Deep in the heart of the deserts of Santa Fe, New Mexico sits the Los Alamos National Laboratory, home to the Manhattan Project and the birthplace of the atom bomb. One of only two labs in the United States where classified work on nuclear weapons is pursued, LANL is also responsible for the destruction of the country’s nuclear weapons stockpiles. Aiding in the effort to safely dispose of these depleted plutonium pits is the same company that has made it its mission to develop in-process quality controls for 3D printing systems, Sigma Labs.
In 2000, the US and the Russian Federation agreed to dispose of 34 metric tons of weapons grade materials by converting them into nuclear fuel as part of the Plutonium Management and Disposition Agreement. A program titled the Advanced Recovery and Integrated Extraction System (ARIES) was developed for disassembling the nuclear weapons and transforming the remaining plutonium pits into plutonium oxide powder that can be used for civilian purposes. According to a fact sheet put out by the White House in 2010, converting the material into fuel is one of the limited ways of disposing of it:
Weapon-grade plutonium, unlike weapon-grade uranium, cannot be blended with other materials to make it unusable in weapons. But it can be fabricated into mixed oxide uranium-plutonium (MOX) fuel and irradiated in civil nuclear power reactors to produce electricity. This irradiation results in spent fuel, a form that is not usable for weapons or other military purposes and a form that the Protocol prohibits being changed any time in the future unless subject to agreed international monitoring measures and only for civil purposes.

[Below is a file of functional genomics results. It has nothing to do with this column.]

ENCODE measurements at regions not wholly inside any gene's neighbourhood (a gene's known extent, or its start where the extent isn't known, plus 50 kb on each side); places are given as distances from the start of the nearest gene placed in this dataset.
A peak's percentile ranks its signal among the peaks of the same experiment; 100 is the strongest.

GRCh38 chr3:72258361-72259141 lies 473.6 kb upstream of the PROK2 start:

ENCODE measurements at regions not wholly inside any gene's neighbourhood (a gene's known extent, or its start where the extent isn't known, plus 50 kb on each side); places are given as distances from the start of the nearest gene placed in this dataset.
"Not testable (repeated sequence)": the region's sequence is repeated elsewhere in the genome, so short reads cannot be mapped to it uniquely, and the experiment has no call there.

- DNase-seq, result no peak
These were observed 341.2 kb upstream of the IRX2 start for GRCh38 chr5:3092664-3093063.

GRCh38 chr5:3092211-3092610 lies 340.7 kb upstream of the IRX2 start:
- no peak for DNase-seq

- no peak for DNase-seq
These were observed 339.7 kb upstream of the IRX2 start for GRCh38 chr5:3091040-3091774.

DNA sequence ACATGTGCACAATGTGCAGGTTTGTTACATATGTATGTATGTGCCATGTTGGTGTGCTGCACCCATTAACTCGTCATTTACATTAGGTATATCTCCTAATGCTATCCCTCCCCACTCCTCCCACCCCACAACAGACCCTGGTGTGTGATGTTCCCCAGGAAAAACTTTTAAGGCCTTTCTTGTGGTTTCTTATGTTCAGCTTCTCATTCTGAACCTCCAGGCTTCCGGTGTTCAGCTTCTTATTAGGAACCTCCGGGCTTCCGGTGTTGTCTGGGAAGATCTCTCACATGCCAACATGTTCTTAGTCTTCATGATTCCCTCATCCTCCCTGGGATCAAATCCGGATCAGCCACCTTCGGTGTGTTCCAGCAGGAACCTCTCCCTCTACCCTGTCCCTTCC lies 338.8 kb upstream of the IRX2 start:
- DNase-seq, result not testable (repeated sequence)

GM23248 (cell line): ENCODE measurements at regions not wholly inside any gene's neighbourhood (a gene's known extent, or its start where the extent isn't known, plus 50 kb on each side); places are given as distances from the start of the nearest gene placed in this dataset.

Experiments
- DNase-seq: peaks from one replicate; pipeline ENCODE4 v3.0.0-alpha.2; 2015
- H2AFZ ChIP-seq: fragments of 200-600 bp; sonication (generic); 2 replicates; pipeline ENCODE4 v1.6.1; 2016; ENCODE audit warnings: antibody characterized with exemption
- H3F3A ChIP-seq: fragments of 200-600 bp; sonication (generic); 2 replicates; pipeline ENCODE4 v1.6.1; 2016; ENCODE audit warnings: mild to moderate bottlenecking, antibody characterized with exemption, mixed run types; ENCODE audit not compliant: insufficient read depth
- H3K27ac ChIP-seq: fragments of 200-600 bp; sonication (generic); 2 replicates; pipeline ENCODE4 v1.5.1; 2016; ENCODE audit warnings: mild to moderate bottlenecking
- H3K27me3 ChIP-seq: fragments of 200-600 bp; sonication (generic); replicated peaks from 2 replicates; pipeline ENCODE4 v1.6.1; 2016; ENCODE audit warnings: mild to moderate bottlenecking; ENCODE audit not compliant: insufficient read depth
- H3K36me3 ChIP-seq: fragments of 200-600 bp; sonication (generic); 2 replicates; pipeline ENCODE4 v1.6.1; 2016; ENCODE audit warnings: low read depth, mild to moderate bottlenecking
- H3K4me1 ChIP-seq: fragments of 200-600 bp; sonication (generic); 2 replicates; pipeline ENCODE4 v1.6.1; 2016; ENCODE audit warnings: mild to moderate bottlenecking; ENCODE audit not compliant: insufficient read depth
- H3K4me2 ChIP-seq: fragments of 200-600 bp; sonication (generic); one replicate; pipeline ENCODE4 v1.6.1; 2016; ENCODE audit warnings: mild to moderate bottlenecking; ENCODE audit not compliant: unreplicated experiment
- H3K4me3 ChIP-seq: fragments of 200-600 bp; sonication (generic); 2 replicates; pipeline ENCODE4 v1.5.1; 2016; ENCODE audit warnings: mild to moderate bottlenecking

Sigma Labs, as an expert in the field of in-quality process control was awarded a contract from the research facility to effectively support the ARIES project, with Mark Cola, CEO of Sigma Labs, saying,
This latest contract is one in a series of awards that validates our expertise and our ability to deliver solid technical results to the most demanding applications in the world, namely U.S. National Security and reducing the threat of weapons proliferation. This latest contract is part of a broader engagement strategy that Sigma Labs is implementing with the U.S. National Laboratories covering advanced manufacturing technology areas ranging from additive manufacturing and 3D printing to critical U.S. National Security objectives such as ARIES.
One 3DPI reader, thought that this contract and others, along with the company’s application for a patent of its proprietary in-process quality control system for additive manufacturing, 3DPrintRite, will prove that Sigma Labs will play an important role in the widespread adoption of 3D printing. As stated in my review of the Additive/Aerospace Summit, quality control is still in development for the use of 3D printing for large manufacturing purposes, stating that, “the attempt to incorporate 3D printing into aerospace is being performed by a schizophrenic hivemind. Individuals and companies are acting in self-interest, without regards to the whole ecosystem.” This particular 3DPI reader replied in an email that, “Sigma Labs continues to pursue advancing PrintRite3D and their work is very exciting. Not only are they working to benefit themselves and GE but also towards global standardization with NIST and NAMII. The hivemind will soon receive a remedy and Sigma Labs will be one of the contributors of their schizophrenic therapy!” As a strong believer in the third industrial revolution, he sees efforts by the European SASAM as another indicator that 3D printing will be adopted by every manufacturing industry.
Whether he’s right or not, it’s nice to see how profitable disarmament can be. The contract with Los Alamos is thought to generate Sigma Labs up to $178,800 in revenue. And that’s in a war-time economy. Imagine how much more they’d make if we were working on livingry instead of weaponry!